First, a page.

Recently, an op-ed was published in‘s The Views Expressed blog, titled Calling out whiteness at the PSF.  As Indigenous and PoC organizers of the forum we feel a need to speak for ourselves and respond to this “white ally” of ours.

First of all, we appreciate actionable and well-thought out criticism, and analysis, of the social forum process. It is only by assessing our shortcomings that we can move forward to a more inclusive and accountable organizing structure going into the future. However, Calling out whiteness at the PSF not only fails to give proposals and suggestions moving forward, it also fails to even mention the roles that PoC and Indigenous organizers played, or the ways we attempted to address the recurring issue of the under-representation of POC and Indigenous participants pre-emptively.

All four main coordinators were People of Colour or Indigenous; further, nearly half of steering committee members were PoC or Indigenous. Of the regional expansion commissions, many were started and guided by PoC and Indigenous community leaders and members. All but one of the speakers during the opening march were PoC or Indigenous. There are dozens of other examples of PoC and Indigenous centrality to the process. The misperception in the original piece could have been clarified if the author were to have communicated with the coordinators or the caucuses while doing her research. This article renders our experiences and contribution invisible, while claiming to speak on our behalf.

White people taking up space talking about white people taking up space is neither helpful nor empowering to our communities. While some of this article is based on real critiques that we, and other members of our caucuses (PoC and Indigenous) articulated during the forum, we are not given voice by this piece.

There wasn’t a single quote from an Indigenous or PoC participant featured in the article, but rather the critiques seemed to come from superficial impressions and cursory online research. In contrast, the voices of PoC and Indigenous peoples were centred and prioritized throughout the organizing process of the Peoples’ Social Forum in conversations that were sometimes very difficult and complex.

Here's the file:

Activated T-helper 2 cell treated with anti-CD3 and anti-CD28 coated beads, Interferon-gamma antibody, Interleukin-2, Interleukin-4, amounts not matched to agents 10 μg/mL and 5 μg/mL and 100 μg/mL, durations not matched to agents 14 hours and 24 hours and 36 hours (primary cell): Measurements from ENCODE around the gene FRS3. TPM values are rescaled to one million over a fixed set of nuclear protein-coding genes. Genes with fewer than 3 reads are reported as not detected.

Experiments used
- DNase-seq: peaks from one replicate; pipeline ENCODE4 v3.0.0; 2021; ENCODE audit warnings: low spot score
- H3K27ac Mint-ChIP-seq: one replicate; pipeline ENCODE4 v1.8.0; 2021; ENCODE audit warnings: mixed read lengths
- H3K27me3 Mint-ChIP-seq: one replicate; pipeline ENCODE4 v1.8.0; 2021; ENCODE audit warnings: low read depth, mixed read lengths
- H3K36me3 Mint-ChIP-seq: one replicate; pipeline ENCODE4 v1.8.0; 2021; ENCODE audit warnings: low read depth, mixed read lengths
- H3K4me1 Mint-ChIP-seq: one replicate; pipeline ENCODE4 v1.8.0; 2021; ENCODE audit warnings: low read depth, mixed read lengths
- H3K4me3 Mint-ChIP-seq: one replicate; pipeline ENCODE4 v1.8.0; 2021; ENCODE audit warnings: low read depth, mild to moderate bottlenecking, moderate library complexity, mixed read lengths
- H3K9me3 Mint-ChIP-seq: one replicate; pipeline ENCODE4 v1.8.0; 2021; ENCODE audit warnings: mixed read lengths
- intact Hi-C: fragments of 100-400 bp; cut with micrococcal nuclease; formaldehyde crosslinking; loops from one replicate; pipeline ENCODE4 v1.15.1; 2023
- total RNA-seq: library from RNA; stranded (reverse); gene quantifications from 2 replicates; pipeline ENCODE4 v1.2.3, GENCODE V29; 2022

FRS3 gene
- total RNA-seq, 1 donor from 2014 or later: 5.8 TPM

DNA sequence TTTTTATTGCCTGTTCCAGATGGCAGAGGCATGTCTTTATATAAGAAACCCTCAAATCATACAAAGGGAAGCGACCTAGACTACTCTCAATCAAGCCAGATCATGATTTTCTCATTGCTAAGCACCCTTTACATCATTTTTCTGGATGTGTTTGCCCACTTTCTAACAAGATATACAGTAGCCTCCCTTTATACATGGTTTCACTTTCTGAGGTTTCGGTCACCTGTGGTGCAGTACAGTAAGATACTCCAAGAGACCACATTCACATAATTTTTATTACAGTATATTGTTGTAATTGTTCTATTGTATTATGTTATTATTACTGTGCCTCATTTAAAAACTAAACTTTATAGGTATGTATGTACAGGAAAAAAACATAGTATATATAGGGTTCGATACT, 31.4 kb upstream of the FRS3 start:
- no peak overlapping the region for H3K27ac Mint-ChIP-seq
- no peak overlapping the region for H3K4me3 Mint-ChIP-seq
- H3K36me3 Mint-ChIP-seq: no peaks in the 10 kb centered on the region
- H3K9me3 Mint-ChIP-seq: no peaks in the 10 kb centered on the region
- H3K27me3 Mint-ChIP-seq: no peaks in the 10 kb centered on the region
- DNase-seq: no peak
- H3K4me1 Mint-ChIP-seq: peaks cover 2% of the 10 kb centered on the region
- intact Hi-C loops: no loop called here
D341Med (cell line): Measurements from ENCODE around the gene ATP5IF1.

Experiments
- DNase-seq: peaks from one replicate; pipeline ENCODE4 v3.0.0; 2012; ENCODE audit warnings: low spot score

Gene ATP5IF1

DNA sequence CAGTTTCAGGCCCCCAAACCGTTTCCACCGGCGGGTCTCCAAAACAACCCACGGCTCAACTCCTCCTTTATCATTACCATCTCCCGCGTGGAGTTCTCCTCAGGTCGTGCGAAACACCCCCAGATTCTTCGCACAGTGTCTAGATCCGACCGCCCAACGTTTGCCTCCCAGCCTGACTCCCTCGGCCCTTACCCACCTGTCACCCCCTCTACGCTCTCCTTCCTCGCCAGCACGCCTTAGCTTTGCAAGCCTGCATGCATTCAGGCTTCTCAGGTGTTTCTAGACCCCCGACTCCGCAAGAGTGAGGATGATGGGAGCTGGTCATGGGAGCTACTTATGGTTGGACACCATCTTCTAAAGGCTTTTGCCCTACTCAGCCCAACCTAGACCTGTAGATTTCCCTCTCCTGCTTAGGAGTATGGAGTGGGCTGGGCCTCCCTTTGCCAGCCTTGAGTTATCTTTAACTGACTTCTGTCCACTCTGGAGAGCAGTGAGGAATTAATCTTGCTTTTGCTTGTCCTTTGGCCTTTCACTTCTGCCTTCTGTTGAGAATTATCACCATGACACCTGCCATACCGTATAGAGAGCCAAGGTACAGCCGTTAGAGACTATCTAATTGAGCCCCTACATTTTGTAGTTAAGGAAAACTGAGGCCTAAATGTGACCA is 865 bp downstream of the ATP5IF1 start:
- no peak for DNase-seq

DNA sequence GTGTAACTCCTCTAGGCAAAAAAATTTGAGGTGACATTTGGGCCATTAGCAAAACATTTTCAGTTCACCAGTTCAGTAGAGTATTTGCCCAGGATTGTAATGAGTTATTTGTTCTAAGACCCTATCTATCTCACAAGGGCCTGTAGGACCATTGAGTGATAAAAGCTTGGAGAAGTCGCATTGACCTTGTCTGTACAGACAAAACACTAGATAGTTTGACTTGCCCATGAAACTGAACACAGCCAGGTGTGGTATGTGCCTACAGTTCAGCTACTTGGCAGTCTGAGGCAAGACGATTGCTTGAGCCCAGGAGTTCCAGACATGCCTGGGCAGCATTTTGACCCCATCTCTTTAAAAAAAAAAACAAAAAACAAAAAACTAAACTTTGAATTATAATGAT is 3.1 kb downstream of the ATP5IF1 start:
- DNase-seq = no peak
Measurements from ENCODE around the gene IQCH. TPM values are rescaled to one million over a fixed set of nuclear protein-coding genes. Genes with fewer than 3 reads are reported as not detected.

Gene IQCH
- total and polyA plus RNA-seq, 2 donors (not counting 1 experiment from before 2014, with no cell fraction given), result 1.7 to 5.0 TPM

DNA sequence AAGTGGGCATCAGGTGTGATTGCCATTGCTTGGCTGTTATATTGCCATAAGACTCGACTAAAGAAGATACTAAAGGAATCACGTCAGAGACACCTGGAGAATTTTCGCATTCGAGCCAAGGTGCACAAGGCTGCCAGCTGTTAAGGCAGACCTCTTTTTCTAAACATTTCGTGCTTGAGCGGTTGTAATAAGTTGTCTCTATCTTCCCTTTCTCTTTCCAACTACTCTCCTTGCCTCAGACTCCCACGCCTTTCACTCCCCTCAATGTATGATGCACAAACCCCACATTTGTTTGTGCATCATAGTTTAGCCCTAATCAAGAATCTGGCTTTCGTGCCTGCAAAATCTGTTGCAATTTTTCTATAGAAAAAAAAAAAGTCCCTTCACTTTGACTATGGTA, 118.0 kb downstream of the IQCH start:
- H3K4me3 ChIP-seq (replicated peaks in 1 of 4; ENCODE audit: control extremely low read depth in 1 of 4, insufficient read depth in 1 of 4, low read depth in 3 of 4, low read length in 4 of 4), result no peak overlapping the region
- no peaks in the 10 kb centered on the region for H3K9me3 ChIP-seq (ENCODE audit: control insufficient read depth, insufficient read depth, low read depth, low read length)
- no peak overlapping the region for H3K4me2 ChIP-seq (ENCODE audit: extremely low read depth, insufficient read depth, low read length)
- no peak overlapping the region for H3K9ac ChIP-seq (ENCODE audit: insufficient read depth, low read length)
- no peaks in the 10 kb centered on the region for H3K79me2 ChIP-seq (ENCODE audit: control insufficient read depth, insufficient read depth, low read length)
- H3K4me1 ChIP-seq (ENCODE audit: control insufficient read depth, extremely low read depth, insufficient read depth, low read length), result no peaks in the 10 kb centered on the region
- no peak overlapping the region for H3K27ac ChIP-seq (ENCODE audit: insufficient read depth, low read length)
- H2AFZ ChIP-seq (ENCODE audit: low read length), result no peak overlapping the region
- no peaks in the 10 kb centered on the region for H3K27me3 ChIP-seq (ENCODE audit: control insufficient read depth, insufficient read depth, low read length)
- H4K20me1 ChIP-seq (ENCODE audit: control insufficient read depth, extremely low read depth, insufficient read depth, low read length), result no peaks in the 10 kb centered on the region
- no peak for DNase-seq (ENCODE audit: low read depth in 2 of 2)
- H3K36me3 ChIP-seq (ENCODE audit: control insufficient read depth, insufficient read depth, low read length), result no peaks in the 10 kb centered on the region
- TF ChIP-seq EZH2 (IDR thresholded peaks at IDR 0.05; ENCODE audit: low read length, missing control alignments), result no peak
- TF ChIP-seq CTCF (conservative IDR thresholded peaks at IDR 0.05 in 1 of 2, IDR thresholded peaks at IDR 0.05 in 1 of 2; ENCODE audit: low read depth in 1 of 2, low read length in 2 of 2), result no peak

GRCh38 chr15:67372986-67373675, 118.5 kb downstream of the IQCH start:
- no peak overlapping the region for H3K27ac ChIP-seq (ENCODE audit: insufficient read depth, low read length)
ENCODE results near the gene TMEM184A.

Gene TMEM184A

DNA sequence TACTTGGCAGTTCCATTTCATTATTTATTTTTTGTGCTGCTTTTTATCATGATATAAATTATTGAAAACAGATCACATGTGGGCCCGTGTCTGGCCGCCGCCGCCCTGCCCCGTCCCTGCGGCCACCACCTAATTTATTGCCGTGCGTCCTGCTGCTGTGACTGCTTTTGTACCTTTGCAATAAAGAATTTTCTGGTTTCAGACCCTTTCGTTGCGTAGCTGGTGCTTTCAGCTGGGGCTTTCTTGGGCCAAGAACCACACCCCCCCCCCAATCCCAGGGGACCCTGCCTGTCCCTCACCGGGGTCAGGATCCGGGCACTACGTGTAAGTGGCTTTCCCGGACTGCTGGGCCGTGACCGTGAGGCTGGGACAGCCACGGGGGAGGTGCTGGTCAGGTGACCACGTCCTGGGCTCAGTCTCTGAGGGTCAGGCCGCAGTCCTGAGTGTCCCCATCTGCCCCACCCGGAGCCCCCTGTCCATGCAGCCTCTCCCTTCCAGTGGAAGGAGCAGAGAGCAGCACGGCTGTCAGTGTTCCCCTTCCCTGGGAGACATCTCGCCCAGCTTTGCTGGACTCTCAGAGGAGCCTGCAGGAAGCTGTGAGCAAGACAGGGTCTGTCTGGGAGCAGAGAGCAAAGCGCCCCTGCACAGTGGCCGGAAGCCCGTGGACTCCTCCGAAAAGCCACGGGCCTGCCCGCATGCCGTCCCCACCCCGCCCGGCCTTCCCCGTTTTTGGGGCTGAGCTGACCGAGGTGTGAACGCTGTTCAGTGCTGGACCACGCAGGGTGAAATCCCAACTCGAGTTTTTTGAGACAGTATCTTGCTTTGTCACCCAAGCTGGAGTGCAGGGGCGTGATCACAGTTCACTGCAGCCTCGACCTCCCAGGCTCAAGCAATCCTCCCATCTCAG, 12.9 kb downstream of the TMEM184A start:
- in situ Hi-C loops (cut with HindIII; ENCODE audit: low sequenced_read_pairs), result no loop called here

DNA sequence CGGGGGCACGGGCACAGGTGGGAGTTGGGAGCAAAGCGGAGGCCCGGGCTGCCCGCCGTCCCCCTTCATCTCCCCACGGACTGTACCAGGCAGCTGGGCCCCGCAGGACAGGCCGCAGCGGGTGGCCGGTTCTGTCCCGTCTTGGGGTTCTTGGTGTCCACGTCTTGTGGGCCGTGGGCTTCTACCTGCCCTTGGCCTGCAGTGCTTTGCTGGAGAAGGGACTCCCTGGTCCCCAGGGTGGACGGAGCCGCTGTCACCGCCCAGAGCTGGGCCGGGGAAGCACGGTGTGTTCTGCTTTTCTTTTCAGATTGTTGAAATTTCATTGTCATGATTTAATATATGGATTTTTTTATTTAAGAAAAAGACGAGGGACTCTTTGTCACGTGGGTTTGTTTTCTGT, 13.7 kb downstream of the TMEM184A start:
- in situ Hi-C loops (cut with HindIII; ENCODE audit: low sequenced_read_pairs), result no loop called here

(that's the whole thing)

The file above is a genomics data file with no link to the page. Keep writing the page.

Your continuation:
One misperception that is evident in the article is in a comment saying the name change of the forum from Canada-Quebec-First Nations to ‘Peoples’ was because of critiques that came from PoC and Indigenous activists who drew attention to the plurality of nations on this land and participating in this society. This is easily checked in PSF documentation, so we found it strange that this was brought up as an example the “invisibility of people of colour at the PSF.”

This event had a substantially larger participation from our communities than what is typical in the activist scene on this continent.  If you look at the list of workshops, and especially at the large conferences and keynote speakers scheduled under the main tent and in the auditorium, there was a wide diversity from all range of voices from the diversity of Indigenous and PoC opinions, backgrounds and priorities.

Of course, due to the social forum process, the vast majority of workshops were self-organized by forum participants. Thus, a critique of the dominance of white voices would be better directed at those organizers, who should be challenged to give a platform to a diversity of people from within their movements.

If white people truly want to deconstruct the white hegemony that benefits them and harms PoC and Indigenous communities, then the question must be asked: why do we consistently fail to build long-lasting relationships? The fact remains that many silenced and oppressed people — PoC, Indigenous, Queer, differently abled etc. — choose not to engage in events because we are tired of constantly having to defend ourselves and justify our experiences.

Here we are, again, having to justify our experiences and defend ourselves thanks to this article.

This type of opinion piece usurps our voices and claims to speak for us, which are not principles of solidarity or good allyship.

By writing a piece such as this one without respecting good journalistic standards the author does a disservice to the subject, journalism and